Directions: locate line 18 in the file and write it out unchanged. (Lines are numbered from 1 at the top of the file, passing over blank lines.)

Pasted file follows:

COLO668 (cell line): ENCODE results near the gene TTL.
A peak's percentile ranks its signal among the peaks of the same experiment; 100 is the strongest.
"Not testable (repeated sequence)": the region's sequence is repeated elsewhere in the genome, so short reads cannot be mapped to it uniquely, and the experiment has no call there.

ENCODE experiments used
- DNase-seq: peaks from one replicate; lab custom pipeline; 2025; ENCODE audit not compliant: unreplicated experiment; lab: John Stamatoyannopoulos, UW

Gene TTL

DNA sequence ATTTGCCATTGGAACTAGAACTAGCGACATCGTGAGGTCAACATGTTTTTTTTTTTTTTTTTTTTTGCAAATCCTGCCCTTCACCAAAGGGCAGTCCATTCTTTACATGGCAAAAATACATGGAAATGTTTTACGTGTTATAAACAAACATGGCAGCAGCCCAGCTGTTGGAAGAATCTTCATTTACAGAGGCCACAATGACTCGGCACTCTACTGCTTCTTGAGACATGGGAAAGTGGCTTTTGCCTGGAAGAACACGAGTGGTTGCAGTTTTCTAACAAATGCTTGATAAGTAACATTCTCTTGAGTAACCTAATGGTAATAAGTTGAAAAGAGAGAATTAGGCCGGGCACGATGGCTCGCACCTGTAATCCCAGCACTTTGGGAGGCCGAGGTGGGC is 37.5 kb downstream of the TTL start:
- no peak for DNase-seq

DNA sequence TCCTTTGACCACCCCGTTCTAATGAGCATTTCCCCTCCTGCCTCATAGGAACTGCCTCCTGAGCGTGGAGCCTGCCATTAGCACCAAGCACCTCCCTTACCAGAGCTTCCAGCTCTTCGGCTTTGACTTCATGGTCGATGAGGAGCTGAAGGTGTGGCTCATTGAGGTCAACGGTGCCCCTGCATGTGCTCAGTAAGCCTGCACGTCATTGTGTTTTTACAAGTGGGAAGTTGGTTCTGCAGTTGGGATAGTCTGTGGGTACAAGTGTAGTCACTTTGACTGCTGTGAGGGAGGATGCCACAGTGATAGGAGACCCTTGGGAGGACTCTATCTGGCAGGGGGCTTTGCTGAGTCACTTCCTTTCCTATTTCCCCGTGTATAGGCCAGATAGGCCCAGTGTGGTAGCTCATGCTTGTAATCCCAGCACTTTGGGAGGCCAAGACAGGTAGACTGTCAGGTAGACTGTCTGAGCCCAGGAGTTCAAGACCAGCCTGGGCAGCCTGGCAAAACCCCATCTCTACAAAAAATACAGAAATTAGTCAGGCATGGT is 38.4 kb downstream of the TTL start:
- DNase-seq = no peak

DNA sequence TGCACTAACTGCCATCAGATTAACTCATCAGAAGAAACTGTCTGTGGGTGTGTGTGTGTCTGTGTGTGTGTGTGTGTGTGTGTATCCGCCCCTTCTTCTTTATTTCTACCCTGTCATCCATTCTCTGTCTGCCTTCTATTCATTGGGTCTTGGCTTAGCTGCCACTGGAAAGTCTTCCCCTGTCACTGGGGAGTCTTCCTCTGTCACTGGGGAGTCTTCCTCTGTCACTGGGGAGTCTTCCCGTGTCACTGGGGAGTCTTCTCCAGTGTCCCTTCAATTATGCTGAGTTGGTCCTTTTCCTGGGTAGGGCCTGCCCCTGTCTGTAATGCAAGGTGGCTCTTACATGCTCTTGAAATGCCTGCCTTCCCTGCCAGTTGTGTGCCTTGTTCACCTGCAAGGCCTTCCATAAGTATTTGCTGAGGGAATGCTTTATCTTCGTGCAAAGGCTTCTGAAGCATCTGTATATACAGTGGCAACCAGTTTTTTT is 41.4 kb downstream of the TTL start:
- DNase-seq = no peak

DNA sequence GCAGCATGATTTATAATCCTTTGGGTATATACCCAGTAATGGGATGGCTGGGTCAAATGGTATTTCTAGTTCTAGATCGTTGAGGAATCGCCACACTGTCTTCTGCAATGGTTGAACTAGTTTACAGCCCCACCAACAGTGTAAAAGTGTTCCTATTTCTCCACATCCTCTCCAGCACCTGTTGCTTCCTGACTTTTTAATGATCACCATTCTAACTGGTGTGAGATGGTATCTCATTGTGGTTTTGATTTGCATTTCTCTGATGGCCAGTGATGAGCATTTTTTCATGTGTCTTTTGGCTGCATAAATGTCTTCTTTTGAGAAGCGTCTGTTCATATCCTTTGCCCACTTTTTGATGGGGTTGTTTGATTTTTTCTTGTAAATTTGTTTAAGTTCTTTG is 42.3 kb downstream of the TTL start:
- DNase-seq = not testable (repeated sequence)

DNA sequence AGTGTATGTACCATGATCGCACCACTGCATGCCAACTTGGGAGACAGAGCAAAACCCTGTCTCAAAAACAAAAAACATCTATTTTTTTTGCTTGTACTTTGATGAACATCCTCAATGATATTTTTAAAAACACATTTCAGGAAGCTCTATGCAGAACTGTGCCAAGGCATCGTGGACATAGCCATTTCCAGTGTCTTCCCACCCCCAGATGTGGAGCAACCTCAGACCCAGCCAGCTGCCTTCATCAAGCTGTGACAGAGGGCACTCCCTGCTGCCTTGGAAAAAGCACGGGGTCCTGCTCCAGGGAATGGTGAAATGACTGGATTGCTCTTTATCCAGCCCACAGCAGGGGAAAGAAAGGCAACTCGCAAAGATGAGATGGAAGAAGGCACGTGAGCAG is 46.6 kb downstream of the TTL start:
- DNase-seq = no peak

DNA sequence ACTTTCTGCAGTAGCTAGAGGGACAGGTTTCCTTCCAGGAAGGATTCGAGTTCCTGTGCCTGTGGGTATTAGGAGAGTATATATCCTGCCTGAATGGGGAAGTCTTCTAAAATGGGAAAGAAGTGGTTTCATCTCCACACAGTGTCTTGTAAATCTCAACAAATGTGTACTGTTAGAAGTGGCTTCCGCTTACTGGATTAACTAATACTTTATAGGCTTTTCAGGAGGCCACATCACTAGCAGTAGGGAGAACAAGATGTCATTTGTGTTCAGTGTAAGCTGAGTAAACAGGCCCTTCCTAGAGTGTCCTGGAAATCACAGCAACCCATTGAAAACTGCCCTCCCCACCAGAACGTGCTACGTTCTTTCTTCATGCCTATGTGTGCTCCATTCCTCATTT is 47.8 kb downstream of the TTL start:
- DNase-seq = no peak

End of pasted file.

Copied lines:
- DNase-seq = no peak